For the Love of Blu-Ray

blueray-disk1When high definition technology was introduced to home entertainment, I was a bit skeptical (remember BetaMax anyone?). It always seems that the one who is early in the lead is the one that ends up losing the war. Therefore, it was with the great HD (HD-DVD)/BD (Blu-Ray Disk) wars.

Let me also state that I am definitely not a not what one would call as a technophobe. If you were to look at the Diffusion of Innovation model, I would classify myself as lying between an early adopter and part of the early majority (see graphic). What prevents me from being a full on early adopter is cost and that is one of the factors I weighed when deciding to invest a new product/innovation. In other words, while my intellectually I may be an early adopter costs considerations make me part of that early majority.


Diffusion of Innovation Model

For me, part of this early adoption process meant that I did extensive reading/research about the options I had available.

As of last year, one problem solved was solved for me in that BD prevailed.

On to the next conundrum … what do I do with the hundreds of DVDs I have collected over the years? Do I slowly replace all of my DVDs to the new format? I quickly realized to replicate my collection was impractical if not impossible on many levels, especially when one considers the fact that when compared to standard DVDs, a fraction of those titles are available on BD.

This was another easy decision. I am evaluating my replacing based on the following criteria:

  1. Age of the film: the older the film the less likely the print will have a clean high-definition transfer to Blu-Ray. How much can the quality of A Room with a View improve anyway?
  2. High-def concerts are awesome: While I am primarily concerned with movies on this board, I must mention the high quality of music performances captured in high definition. Although the selection on Palladia is somewhat limited, when you watch concerts in Hi-Def, it reminds you why you upgraded to the platform in the first place.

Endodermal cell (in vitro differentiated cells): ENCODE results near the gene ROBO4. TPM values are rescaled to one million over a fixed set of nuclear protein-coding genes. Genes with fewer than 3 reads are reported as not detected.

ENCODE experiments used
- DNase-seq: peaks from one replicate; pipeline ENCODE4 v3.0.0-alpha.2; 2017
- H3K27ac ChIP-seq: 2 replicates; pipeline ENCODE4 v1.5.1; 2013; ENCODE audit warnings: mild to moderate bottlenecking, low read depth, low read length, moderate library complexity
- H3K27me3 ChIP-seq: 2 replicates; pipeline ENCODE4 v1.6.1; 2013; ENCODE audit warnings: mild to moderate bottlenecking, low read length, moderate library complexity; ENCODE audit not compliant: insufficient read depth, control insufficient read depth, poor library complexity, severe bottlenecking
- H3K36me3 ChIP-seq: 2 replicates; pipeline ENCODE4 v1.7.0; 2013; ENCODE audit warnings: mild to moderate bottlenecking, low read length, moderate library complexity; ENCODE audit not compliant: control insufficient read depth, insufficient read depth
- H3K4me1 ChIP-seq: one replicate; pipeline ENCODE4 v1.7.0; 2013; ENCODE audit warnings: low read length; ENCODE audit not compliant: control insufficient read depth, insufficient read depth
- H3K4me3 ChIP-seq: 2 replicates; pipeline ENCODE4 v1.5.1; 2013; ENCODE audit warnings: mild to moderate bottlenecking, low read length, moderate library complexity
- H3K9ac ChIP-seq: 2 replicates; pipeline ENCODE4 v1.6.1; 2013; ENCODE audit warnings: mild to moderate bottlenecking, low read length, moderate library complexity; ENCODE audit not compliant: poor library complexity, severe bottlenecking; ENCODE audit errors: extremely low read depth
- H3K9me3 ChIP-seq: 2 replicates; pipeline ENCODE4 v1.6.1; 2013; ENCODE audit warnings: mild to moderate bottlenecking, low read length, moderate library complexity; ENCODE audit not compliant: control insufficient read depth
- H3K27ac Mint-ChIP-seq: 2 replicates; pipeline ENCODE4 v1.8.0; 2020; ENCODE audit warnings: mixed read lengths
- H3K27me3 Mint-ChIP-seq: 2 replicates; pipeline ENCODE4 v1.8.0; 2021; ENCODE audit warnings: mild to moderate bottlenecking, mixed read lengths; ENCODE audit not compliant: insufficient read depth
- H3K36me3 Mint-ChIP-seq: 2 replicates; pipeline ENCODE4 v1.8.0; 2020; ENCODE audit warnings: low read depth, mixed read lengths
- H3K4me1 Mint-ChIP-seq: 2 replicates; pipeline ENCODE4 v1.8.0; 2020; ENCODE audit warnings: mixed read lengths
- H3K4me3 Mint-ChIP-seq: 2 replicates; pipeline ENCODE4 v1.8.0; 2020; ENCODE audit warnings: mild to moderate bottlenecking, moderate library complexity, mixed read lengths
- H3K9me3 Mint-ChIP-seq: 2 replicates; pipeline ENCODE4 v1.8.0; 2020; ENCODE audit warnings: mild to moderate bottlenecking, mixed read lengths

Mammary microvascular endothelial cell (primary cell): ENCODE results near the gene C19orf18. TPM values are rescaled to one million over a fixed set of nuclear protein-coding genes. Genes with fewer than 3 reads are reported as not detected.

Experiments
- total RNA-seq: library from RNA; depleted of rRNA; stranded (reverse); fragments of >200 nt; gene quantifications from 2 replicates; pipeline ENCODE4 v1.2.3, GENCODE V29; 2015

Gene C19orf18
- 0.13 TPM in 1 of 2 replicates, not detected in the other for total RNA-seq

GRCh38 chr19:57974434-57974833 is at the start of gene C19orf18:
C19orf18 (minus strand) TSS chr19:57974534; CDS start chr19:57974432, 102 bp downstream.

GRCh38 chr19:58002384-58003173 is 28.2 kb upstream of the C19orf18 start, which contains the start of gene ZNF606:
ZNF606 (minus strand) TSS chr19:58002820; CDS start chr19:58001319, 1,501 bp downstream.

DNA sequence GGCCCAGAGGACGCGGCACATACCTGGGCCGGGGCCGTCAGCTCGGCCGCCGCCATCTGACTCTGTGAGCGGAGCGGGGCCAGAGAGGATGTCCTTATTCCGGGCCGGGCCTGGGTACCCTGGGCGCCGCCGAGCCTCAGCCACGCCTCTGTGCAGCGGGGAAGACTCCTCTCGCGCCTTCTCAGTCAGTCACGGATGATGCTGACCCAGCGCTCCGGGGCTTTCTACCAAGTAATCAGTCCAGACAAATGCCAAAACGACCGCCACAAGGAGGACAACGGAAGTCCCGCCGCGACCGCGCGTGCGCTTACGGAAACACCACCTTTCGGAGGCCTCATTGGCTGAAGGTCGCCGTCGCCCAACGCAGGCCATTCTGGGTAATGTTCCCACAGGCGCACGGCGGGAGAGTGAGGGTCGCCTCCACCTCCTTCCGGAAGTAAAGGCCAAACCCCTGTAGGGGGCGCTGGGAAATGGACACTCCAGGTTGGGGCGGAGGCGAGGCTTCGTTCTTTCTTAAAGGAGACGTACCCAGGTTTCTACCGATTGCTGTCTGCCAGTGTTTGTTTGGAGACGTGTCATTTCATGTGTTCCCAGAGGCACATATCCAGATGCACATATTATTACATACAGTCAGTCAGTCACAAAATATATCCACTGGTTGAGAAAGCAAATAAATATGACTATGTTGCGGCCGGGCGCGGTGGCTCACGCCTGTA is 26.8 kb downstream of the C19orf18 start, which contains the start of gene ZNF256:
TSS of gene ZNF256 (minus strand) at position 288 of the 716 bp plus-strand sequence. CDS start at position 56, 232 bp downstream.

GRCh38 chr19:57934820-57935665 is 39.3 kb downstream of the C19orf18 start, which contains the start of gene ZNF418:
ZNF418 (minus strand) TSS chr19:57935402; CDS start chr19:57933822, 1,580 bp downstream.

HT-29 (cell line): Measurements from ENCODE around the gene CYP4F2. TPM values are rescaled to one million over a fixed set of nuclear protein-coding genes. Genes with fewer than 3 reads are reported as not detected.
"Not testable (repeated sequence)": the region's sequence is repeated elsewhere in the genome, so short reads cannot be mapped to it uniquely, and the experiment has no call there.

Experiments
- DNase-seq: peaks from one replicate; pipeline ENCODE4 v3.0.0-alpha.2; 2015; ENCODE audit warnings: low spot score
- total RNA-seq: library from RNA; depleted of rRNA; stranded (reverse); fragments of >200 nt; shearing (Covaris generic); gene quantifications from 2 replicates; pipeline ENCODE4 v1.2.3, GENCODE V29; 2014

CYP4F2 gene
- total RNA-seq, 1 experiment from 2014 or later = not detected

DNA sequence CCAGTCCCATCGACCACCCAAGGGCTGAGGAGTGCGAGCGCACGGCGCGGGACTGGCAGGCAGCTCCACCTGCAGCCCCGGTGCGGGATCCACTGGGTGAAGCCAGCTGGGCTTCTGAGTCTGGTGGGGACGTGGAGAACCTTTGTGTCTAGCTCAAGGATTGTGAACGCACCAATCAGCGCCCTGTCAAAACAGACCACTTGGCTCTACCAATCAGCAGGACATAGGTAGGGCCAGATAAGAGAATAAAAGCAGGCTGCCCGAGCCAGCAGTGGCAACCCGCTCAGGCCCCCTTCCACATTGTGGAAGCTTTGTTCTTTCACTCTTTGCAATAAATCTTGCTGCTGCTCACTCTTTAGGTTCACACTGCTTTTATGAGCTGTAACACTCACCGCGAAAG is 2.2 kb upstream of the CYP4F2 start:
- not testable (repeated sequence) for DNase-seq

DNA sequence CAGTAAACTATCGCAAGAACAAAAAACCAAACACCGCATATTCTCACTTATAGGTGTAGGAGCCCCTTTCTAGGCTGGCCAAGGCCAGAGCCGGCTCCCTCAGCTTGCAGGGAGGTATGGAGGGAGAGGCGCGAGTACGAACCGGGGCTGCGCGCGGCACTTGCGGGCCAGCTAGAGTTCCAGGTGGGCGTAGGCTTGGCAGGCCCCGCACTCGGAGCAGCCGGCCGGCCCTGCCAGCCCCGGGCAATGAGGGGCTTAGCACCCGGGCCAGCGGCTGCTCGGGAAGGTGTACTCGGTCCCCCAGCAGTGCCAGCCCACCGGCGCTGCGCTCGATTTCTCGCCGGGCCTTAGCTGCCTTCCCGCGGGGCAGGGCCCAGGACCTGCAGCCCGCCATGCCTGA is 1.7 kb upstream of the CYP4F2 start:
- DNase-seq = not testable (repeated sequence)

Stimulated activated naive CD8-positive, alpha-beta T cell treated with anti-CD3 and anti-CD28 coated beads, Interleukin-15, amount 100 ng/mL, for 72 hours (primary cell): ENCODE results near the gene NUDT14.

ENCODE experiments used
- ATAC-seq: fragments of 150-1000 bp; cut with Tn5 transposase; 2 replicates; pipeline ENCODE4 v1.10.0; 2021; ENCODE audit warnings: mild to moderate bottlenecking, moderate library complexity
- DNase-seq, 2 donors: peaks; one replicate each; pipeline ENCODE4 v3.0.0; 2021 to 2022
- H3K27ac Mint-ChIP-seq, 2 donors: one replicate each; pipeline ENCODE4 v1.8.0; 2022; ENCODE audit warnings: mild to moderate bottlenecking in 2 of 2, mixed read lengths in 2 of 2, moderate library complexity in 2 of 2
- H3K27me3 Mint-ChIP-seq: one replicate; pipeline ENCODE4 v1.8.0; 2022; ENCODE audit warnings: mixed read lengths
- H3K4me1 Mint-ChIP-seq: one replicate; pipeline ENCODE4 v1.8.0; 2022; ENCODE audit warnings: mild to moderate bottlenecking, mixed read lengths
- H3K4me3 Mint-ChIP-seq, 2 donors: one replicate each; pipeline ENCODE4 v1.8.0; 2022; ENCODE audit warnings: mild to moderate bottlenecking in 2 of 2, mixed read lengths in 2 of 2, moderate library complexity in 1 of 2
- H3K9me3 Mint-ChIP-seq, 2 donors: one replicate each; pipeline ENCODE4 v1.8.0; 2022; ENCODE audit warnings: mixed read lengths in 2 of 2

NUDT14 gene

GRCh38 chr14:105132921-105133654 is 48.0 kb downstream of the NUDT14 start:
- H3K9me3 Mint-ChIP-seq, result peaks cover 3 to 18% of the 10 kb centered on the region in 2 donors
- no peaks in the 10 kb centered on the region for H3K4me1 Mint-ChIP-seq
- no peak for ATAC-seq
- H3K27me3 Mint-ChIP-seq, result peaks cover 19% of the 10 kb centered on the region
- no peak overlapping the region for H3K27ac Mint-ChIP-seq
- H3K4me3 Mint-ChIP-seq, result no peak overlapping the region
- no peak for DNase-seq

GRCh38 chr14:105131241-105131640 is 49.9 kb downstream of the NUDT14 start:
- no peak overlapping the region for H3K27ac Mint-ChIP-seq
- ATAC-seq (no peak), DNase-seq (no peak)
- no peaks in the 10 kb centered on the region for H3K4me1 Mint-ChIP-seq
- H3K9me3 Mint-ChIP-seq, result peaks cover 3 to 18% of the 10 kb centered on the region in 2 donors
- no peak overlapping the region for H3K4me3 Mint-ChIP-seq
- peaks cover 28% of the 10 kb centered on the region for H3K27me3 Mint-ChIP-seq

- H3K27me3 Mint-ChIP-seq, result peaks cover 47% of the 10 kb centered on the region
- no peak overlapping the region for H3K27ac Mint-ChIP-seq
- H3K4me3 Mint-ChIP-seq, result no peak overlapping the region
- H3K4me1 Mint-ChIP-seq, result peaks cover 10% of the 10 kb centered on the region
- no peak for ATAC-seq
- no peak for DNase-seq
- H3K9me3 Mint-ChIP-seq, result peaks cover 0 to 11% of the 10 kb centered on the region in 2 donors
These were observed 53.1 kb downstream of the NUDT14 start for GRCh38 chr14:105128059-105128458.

3. Special Effects-laden film definitely benefit from the HD treatment: before I made my BD decision, I purchased the standard DVD version of Iron Man a purchase I quasi-regret at this point. But the past is the past, which leads to my third rule:
  4. Why waste the money? (AKA, you can only look forward): The purchase has already been made. The DVD quality on a high-definition screen is still good and I do not see any reason to back catalog at least for now (and you can always up-convert the signal). All future purchases will take the above-mentioned “rules” into consideration.

In the end, determining what technological innovation you want to go with is always a personal decision. I hope that this article highlighted a point that you, the reader, may have overlooked or not even considered.

Read more to find out more about the history of high definition video formatting: the 2005 article detailing the format wars and the 2008 CNET Quick Guide.

Here is the official Blu-Ray site: